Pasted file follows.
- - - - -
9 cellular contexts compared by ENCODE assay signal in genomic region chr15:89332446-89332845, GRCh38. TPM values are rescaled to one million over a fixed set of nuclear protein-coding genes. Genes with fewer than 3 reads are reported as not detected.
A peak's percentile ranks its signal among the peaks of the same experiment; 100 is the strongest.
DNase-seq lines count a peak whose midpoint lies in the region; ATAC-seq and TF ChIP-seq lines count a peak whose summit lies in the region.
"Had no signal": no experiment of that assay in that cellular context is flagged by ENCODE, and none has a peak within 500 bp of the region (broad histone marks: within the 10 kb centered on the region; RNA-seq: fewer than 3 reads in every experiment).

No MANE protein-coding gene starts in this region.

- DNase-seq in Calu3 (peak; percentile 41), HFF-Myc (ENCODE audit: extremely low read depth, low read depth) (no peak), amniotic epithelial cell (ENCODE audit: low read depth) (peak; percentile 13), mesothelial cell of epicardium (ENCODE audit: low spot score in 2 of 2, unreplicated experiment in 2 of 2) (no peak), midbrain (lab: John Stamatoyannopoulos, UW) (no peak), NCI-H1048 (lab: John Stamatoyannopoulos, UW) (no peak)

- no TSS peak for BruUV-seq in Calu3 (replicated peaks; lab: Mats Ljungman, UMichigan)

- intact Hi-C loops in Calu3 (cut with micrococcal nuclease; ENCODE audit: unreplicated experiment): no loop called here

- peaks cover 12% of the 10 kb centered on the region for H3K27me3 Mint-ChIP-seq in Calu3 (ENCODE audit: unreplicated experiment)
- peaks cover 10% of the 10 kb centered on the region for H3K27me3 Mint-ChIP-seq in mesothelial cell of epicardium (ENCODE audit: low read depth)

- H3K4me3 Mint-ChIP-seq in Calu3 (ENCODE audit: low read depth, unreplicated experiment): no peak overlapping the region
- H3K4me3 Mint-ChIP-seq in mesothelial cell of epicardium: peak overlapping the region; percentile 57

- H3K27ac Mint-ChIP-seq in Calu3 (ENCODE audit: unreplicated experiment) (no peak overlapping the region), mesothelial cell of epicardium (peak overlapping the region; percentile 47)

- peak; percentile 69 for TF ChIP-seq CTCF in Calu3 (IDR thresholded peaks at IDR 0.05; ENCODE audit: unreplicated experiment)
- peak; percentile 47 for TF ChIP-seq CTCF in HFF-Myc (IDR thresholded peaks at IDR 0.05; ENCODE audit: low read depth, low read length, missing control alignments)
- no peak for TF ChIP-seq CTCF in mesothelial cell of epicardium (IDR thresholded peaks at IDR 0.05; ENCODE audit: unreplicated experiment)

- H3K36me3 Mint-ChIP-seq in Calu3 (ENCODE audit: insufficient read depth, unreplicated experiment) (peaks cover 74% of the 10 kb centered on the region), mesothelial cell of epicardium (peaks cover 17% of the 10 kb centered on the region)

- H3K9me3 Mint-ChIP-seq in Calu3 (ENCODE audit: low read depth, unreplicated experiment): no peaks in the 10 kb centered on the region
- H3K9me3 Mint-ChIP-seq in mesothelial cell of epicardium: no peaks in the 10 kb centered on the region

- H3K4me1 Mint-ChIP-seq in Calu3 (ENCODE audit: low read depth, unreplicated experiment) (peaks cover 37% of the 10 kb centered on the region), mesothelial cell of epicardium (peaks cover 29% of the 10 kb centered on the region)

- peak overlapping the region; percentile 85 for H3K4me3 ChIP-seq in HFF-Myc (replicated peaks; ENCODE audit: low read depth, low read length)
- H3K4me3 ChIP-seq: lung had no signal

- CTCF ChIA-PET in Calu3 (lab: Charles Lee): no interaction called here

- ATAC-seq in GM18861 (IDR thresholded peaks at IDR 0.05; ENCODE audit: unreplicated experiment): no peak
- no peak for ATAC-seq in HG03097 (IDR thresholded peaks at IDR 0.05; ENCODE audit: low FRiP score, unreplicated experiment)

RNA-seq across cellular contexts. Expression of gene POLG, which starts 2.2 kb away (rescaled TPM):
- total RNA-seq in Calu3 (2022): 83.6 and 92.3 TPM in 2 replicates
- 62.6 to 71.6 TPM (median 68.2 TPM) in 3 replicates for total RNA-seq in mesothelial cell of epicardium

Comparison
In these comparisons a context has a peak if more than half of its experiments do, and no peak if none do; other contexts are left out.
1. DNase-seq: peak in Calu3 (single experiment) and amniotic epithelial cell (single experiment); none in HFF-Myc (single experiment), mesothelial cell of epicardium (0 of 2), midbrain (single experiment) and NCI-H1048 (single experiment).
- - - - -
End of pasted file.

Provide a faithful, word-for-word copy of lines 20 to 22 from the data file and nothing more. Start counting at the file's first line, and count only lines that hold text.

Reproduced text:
- H3K4me1 Mint-ChIP-seq in Calu3 (ENCODE audit: low read depth, unreplicated experiment) (peaks cover 37% of the 10 kb centered on the region), mesothelial cell of epicardium (peaks cover 29% of the 10 kb centered on the region)

- peak overlapping the region; percentile 85 for H3K4me3 ChIP-seq in HFF-Myc (replicated peaks; ENCODE audit: low read depth, low read length)
- H3K4me3 ChIP-seq: lung had no signal